The Case of Abdur Rehman, 1972-1974
Dr. Anushay Malik
By Usama Shahid
Dr. Anushay Malik is a history professor at LUMS, and her talk consisted of an article from her thesis ‘The power of the labour movement in the 1950s and 1960s’. The article presented concentrated on the story of Abdul Rehman, how she came across his story and how it affected her thesis. The talk was organised by Fatima Mustafa, the instructor for Introduction to Politics in Developing Countries.
Dr. Anushay Malik started the talk with a brief introduction of her thesis. Her thesis was based around the 1950s and 1960s, and the labour movements that took place during that time, in Lahore. While conducting research for her thesis, she encountered the name Abdul Rehman, leader of the labour movements during 1972-1974. She referred to Abdul Rehman as a ‘ghost’, a person who was ignored by many historians documenting that time. ‘Abdul Rehman was a person that you could get to beat up a person that was rough to you. A person disrespects your sister and Abdul Rehman would beat him up. He wasn’t a “Gunda” of sorts, he was more disciplined and would support the cause of the labour movement with discipline outside work. This is what made me want to research Abdul Rehman’ stated Dr. Malik. Abdul Rehman’s case came to her attention while she was looking at pamphlets of different labour parties. Abdul Rehman had a similar pamphlet that was used in the ward 5 elections in 1972. It showcased Abdul Rehman, promoting himself, as the second Bhutto.
Dr. Anushay Malik continued the story of Abdul Rehman by telling about his rise to power and how his emergence and victory in the ward elections against a firm favourite was a real surprise to political leaders of the time. He worked in the factory for packages in north Lahore and after the election win, became the head of 2500 to 3000 workers. His political influence and his role in getting the workers to believe a revolt was possible, was also explained by Dr. Anushay Malik. His growing influence got him a few enemies, namely Altaf Baloch and Koshi Muhammad Dogar. Both the individuals would be involved in Abdul Rehman’s murder, with the former being charged with the crime. Dr. Anushay Malik was critical of the trial proceedings, stating that workers allegiances made the case almost impossible to solve.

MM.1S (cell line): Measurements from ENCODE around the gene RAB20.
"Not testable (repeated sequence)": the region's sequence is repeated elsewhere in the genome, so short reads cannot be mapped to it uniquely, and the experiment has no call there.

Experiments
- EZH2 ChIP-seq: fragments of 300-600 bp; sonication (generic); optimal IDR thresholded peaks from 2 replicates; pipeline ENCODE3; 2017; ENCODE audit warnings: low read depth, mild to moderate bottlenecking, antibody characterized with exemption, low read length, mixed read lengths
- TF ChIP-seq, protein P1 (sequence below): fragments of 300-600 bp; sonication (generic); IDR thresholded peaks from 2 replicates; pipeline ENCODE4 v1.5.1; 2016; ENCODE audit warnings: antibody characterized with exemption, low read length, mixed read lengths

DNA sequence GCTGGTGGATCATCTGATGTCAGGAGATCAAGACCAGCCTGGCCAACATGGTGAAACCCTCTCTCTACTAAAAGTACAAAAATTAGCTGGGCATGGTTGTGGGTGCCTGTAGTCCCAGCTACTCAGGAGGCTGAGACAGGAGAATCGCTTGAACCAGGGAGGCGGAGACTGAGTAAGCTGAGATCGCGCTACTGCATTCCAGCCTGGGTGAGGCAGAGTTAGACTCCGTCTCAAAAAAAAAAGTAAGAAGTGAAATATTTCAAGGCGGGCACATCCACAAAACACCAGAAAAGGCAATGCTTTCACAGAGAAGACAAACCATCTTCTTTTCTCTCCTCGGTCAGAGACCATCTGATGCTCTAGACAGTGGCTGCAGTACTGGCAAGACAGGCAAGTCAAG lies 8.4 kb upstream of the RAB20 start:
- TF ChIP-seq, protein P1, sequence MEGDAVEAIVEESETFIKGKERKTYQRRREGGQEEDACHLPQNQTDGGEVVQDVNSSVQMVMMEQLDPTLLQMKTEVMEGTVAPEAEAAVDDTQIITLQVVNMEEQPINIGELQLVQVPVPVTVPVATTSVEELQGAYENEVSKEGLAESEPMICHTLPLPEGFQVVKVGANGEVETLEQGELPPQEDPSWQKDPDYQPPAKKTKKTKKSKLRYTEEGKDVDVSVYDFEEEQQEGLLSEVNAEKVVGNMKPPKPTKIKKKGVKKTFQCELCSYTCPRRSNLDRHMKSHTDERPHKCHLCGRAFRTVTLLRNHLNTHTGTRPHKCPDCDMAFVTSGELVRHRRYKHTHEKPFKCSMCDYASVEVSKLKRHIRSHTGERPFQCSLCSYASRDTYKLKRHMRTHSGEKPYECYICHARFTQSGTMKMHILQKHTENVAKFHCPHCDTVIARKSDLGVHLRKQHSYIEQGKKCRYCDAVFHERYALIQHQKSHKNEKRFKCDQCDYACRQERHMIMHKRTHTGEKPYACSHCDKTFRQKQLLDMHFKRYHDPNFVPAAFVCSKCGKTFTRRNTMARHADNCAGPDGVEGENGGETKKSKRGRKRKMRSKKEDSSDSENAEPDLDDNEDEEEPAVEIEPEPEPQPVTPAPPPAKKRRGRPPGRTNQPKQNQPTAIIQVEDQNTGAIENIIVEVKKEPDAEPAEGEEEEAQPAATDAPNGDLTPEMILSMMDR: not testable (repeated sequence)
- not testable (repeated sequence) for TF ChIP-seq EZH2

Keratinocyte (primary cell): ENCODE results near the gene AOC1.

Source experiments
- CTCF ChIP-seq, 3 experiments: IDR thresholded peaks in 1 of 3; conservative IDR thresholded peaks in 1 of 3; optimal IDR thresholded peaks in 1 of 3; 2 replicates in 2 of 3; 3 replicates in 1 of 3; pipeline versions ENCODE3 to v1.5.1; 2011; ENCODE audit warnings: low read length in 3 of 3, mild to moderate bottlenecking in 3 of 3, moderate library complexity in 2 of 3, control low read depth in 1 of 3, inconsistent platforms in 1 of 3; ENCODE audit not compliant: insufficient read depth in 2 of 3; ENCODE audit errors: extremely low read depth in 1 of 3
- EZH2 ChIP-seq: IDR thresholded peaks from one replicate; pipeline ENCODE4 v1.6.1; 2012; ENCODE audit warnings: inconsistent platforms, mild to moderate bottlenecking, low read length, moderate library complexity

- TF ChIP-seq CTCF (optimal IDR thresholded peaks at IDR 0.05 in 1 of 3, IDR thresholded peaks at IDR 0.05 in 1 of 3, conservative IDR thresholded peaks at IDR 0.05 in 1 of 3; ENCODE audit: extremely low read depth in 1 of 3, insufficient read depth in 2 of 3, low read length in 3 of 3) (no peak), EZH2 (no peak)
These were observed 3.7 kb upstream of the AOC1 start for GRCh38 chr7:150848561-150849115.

After the completion of Abdul Rehman’s story, Dr. Malik opened the floor for questions and comments on her thesis, which was an intriguing session on its own. The question on everyone’s mind, ‘where did the power of the workers come from?’ was left unanswered by Dr. Malik, as she stated it was the heart of her thesis and would not be let out now. The questions that were asked were answered by the instructor Fatima Mustafa. This talk was a new area for most people and was a great experience as a whole.